French election campaign on hold after school shooting

Michael Mainville
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France's incumbent President Nicolas Sarkozy (C)

France's incumbent President Nicolas Sarkozy (C), speaks in front of the "Ozar Hatorah" Jewish school where four people were shot dead

France effectively put its election campaign on hold Monday after a gunman killed three children and a teacher at a Jewish school and candidates set politics aside to condemn the shocking attack.

President Nicolas Sarkozy and the Socialist frontrunner in the presidential race, Francois Hollande, cancelled campaign events and rushed to the southern city of Toulouse, amid fears the attack could be the work of a serial killer.

Speaking at the scene of the killings, Sarkozy announced a minute of silence in all French schools on Tuesday and said the state would throw its full weight behind the investigation.

"We should not back down in the face of terror," Sarkozy said.

"You cannot murder children like this on the territory of the Republic without being held to account," he said. "Today is a day of national tragedy."

Speaking later after a meeting of top security officials in Paris, Sarkozy said he was putting the southwestern Midi-Pyrenees region on its highest terror alert level and suspending his campaign until at least Wednesday.

"This odious act cannot remain unpunished. All means, absolutely all means available, will be committed to neutralise this criminal," he said.

Hollande, also at the scene, called for the country to unite after the shooting, urging: "We must do everything to ensure that acts of anti-Semitism or racism are met with a firm and common response from the whole Republic."

In an earlier statement Hollande said he was going to Toulouse to show "solidarity with the families and France's Jewish community".

"This act, whose anti-Semitic nature is as obvious as it is despicable, hits what families hold most dear, their children, and plunges the entire nation into mourning," Hollande said.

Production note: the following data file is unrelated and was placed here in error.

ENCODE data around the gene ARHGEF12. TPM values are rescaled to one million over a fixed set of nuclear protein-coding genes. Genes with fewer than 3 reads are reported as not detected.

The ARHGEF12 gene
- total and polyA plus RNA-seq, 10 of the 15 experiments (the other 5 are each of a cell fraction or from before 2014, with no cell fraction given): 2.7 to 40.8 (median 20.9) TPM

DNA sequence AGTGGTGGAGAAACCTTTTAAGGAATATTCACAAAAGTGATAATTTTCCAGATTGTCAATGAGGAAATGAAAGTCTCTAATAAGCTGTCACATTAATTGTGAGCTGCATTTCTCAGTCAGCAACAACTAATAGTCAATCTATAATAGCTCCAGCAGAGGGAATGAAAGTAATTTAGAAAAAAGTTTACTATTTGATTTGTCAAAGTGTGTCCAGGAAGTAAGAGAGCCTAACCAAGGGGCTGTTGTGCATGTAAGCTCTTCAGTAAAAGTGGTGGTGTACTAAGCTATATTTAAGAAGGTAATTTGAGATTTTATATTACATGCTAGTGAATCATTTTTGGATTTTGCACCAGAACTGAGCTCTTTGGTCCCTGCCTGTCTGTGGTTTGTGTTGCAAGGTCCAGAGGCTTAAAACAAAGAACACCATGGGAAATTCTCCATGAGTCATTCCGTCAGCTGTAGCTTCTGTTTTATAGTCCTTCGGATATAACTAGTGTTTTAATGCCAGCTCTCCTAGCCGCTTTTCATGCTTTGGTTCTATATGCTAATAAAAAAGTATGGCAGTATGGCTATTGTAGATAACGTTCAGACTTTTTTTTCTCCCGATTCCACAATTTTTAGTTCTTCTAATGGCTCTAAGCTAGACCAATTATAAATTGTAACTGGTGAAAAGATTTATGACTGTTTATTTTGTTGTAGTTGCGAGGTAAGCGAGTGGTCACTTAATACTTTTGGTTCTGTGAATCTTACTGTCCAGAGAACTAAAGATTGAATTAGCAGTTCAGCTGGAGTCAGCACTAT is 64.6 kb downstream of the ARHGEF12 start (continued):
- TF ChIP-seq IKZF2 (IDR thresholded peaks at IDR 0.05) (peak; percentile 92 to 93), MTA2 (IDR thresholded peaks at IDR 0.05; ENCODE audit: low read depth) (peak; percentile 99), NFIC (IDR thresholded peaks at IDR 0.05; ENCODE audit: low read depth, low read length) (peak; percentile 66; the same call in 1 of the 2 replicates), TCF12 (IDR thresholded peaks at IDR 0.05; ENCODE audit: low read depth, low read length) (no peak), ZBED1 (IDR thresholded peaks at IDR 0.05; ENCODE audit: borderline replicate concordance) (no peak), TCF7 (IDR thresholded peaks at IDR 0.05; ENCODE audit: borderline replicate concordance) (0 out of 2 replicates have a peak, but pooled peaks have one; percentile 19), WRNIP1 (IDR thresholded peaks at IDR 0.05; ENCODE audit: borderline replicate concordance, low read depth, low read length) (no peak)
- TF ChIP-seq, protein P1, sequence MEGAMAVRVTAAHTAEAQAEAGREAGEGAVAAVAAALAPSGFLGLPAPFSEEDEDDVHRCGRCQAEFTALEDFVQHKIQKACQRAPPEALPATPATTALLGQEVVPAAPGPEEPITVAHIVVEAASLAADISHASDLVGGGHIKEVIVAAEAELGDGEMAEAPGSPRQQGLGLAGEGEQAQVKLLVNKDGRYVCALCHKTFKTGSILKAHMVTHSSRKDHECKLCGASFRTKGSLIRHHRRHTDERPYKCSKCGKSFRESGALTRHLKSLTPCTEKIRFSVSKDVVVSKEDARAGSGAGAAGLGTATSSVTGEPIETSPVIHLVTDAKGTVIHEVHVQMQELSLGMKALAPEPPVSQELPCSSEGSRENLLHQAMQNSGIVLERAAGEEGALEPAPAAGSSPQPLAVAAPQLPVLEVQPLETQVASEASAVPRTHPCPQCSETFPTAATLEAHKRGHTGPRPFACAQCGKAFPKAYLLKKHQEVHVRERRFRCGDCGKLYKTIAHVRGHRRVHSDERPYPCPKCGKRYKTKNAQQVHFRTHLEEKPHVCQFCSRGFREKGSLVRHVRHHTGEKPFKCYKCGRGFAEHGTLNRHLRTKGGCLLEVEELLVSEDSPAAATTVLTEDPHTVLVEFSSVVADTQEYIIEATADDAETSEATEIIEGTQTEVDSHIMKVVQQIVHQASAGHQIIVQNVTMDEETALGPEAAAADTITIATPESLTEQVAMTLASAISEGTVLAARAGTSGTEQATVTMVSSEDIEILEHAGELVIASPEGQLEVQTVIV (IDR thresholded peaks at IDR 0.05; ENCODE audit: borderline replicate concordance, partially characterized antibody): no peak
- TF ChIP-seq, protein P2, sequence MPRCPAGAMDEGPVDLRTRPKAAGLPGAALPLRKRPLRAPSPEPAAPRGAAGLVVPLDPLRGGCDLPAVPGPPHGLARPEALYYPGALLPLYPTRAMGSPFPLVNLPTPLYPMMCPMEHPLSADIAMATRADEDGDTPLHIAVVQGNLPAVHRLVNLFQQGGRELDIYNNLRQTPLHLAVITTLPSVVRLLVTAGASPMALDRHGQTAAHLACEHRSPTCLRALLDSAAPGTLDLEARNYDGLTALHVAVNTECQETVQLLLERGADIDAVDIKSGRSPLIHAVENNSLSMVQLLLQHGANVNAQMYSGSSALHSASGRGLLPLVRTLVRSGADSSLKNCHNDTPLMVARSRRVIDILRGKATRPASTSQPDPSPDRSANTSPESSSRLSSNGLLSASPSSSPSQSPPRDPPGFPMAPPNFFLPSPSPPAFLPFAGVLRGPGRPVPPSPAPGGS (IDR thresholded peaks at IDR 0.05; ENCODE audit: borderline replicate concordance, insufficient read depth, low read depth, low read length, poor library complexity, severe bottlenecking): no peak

His spokesman, Benoit Hamon, said Hollande's election campaign had been suspended to "honour the memories" of the victims.

Both Sarkozy and Hollande, as well as other top officials, later attended a ceremony at the Nazareth synagogue in central Paris to commemorate the victims.

Led by a Jewish students' group, thousands of Parisans held a silent march through the east of the capital, passing by historic Jewish districtsm, after the ceremony.

The campaign had been building up before the shooting, with Sarkozy for the first time last week moving ahead of Hollande in voter intentions in the first round of voting, to be held on April 22.

An IFOP poll released Sunday showed conservative Sarkozy with 27.5 percent of the vote compared to 27 percent for Hollande in the first round.

But Hollande was still forecast to comfortably win the May 6 run-off round with 54 percent to 46 percent for Sarkozy.

Monday's shooting saw two boys and their father, a 30-year-old religious studies teacher, gunned down along with the daughter of the director of the school.

The Israeli foreign ministry identified the dead as Franco-Israeli citizens Rabbi Jonathan Sandler and his sons Arieh, 5, and Gabriel, 4, as well as seven-year-old girl Miriam Monsonego.

The gunman opened fire as children and teachers arrived for class in the morning, then charged on to school grounds. A fifth victim, a 17-year-old boy, was in critical condition.

The killer escaped on a powerful scooter.

The attack followed similar shootings that saw a scooter-riding gunman kill a paratrooper in Toulouse on March 11 and two more in nearby Montauban on Thursday. A third soldier was badly injured in the Montauban attack.

All the targeted soldiers were also from minority groups and officials said Monday that the same gun and scooter were used in all the attacks.

Far-right candidate Marine Le Pen of the National Front also cancelled campaign events saying it was a time to "suspend politics as a sign of compassion and solidarity".

"I will not comment on how this could touch politics," she told I-Tele television. "We are waiting, the whole country is waiting impatiently for this serial killer to be found so that all of us can breathe again."

Centrist candidate Francois Bayrou condemned the attack as a "premeditated horror with perverse and hateful intentions" and called for national unity.

Security had not played an important role in the campaign ahead of the shootings, with debates dominated by the economy and immigration.

The campaign entered a new phase on Monday as France's Constitutional Court approved 10 candidates to run for the presidency after confirming they had collected the required 500 signatures from mayors and regional councillors.

There were no surprises on the list, with all leading candidates including Hollande and Sarkozy approved.